Referring particularly to the drawing, there is shown the article containing protective sleeve 10 of this invention. The sleeve 10 is formed of a plurality of walls such as walls 12, 14 and 16. Normally the walls 12, 14 and 16 will basically be formed from a polypropylene film the thickness of about fifteen mils. Each of the walls 12, 14 and 16 is basically flexible. The walls 12, 14 and 16 can be transparent if desired. The walls 12, 14 and 16 are secured together at the peripheral edges along peripheral edges 18 and 20. The basic configuration of the walls 12, 14 and 16 is that of a polygonal shape with a square configuration being preferred. One portion of the peripheral edge is attached to a rail bar 22 where the rail bar 22 includes rail engaging recesses 24 and 26. These rail engaging recesses 24 and 26 are for mounting of the sleeve 10 onto a pair of spaced apart side-by-side rails of a storage box which is not shown. It is to be understood that the rail bar 22 forms a sealed connection with the walls 12, 14 and 16.
There remains one side edge that is not sealed within the sleeve 10. This one side edge defines an access opening 28 between walls 12 and 14 and an access opening 30 between walls 14 and 16. The access opening 28 provides access into an interior compartment 32 which is located between the walls 12 and 14 with the access opening 30 providing entry into the interior compartment 34 located between the walls 14 and 16. Normally, the interior compartment 34 will be for the purpose of storage of informational means such as a pamphlet.
A compact disc 36 is to be located within the compartment 32 and is completely contained herein with the wall 12 covering the outside surface of the compact disc 36 and the wall 14 covering the inside surface of the compact disc 36. The wall 12 includes slot 38 mounted within the center hole 40 of the compact disc 36 which is to permit access of the user's finger or fingers. In order to eliminate the possibility of fingerprints on the sensitive surface of the compact disc 36, manual movement of the compact disc 36 is accomplished by the user's fingers being located within the center hole 40. Insertion and removal of the compact disc within the compartment 32 is accomplished by the fingers moving into and out of the slot 38 with the fingers engaging center hole 40.
The wall 14 includes a mass of one-fourth inch diameter protuberances 42 one-fourth inch in diameter. Normally the protuberances 42 will completely cover the wall surface 14. The protuberances 42 are basically in the shape of rounded protrusions that extend out about one thirty second of an inch from the surface of the wall 14. There is a gap area of about three thirty seconds of an inch between directly adjacent protrusions 42.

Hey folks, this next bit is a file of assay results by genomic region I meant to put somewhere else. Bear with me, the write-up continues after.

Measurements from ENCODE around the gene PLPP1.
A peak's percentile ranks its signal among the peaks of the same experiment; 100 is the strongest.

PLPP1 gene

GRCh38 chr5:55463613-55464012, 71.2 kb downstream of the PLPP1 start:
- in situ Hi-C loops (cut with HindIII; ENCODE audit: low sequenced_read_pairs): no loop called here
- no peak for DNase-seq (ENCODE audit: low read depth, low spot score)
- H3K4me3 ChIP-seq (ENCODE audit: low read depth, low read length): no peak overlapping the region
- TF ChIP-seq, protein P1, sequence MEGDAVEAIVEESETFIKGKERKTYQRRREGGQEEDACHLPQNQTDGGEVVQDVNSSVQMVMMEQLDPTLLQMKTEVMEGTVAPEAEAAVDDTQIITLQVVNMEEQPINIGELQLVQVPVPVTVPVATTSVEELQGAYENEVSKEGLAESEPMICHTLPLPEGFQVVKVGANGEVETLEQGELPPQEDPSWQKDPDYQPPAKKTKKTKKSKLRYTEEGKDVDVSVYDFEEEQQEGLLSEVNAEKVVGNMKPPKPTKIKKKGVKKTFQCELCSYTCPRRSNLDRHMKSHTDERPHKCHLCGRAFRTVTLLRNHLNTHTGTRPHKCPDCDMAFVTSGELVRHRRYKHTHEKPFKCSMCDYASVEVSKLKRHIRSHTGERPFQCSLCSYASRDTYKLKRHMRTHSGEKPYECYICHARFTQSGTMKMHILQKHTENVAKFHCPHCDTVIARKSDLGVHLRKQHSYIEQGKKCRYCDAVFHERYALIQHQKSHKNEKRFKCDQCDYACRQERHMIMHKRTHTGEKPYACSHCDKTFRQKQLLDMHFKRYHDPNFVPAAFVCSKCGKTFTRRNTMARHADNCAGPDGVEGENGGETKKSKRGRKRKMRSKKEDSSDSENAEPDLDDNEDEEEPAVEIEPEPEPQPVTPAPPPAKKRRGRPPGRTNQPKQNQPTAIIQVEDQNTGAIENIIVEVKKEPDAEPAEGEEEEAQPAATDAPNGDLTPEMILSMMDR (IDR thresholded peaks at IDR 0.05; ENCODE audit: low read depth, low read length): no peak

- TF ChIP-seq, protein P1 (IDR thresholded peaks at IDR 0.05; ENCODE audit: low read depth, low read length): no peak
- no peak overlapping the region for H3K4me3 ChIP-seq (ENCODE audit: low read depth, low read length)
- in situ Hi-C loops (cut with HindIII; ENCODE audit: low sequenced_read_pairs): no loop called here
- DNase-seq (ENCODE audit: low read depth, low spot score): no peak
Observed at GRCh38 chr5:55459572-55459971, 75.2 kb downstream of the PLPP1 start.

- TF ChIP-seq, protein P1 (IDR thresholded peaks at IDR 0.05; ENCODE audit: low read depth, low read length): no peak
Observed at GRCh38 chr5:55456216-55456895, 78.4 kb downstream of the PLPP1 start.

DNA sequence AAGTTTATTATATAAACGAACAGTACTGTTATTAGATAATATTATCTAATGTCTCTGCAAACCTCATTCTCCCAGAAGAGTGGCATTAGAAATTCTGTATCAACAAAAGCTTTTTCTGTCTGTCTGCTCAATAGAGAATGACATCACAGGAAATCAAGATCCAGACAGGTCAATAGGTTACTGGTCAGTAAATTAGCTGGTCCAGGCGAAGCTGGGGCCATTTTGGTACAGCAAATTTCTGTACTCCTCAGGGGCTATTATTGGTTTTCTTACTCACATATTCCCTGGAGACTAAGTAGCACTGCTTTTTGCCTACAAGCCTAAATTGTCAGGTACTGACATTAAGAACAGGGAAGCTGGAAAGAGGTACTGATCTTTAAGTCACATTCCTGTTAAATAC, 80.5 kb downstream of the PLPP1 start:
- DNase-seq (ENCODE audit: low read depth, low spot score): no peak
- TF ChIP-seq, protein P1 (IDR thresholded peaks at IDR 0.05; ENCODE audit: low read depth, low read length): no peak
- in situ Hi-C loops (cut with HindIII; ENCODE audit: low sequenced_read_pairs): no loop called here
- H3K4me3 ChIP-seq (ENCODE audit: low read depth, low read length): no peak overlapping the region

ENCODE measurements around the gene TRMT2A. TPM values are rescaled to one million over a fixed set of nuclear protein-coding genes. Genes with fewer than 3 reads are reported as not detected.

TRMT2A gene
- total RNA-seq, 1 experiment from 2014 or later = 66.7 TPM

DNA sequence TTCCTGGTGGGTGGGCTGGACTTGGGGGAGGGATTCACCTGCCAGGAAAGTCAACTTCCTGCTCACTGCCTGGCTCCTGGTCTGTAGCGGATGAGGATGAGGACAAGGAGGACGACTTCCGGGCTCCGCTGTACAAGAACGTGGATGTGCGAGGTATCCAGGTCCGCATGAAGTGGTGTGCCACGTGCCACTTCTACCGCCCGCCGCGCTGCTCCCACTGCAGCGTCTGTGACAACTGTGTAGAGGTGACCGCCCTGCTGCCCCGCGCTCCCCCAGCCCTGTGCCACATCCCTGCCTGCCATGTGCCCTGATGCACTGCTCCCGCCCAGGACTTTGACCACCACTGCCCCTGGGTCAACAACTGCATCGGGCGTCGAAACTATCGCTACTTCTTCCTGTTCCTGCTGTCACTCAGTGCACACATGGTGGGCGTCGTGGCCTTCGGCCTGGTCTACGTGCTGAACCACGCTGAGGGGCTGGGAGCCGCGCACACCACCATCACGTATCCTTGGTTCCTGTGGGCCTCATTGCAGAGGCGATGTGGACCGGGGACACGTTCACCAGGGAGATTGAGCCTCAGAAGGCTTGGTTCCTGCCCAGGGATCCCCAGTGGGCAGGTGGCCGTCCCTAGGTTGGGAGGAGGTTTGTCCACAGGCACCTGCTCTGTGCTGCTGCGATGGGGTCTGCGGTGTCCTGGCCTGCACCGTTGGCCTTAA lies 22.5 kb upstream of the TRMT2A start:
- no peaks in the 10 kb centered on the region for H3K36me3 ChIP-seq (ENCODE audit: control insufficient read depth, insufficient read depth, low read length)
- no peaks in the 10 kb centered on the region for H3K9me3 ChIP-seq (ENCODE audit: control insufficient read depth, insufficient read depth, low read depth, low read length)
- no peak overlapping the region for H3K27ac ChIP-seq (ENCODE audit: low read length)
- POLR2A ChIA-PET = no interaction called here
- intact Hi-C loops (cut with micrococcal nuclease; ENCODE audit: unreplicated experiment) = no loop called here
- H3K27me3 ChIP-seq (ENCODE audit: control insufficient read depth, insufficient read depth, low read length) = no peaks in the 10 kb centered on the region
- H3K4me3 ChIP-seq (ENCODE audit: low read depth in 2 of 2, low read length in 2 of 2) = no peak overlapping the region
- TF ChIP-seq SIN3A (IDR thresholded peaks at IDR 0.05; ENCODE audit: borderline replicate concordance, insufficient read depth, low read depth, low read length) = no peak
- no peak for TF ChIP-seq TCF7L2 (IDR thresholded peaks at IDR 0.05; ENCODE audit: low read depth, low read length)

Referring particularly to FIGS. 3 and 4, there is shown a wall 44 which is a modified form of the wall 14. Wall 44 has formed therein a series of protuberances 46 and also a series of recesses 48. The recesses 48 will also be of the same diameter as the protuberances 46. There is a recess 48 located in between directly adjacent pairs of protuberances 46. It is to be noted that when observing the opposite surface of the wall 44, the protuberances 46 become recesses and the recesses 48 become protuberances. When observing FIG. 4, the protuberances 46 are in a staggered relationship relative to the wall 44.
It is to be understood that when the compact disc 36 is slid through access opening 28 into compartment 32, the sensitive surface of the compact disc 36 is to be located directly adjacent the protuberances 42 of FIGS. 1 and 2 or the protuberances 46 and recesses 48 of FIGS. 3 and 4. The sensitive side of the compact disc 36 only contacts the wall 14 in the area of the protuberances 42 or 46 and actually only at the tip of each protuberance which is in alignment with the center axis of the protuberance (see FIG. 2). This minimizes the amount of surface area that comes into direct contact with the compact disc 36. The amount of surface area that comes into contact with the compact disc 36 is substantially diminished. This small contact area significantly reduces the amount of surface area contacting the compact disc 36 as opposed to if the protrusions had a flat upper surface. Therefore the compact disc 36 can be slid into and out of the compartment 28 a substantially greater number of times with the sensitive side of the disc 36 not sustaining any significant surface scratches that could possibly be incurred with a similar protective sleeve not including the protuberances 42 or 46.
It is to be noted that by using the modifications shown in FIGS. 3 and 4 compartment 30 could also be used to support a compact disc with the sensitive side of the compact disc 36 to be located directly adjacent the recesses 48 which within compartment 38 become protuberances.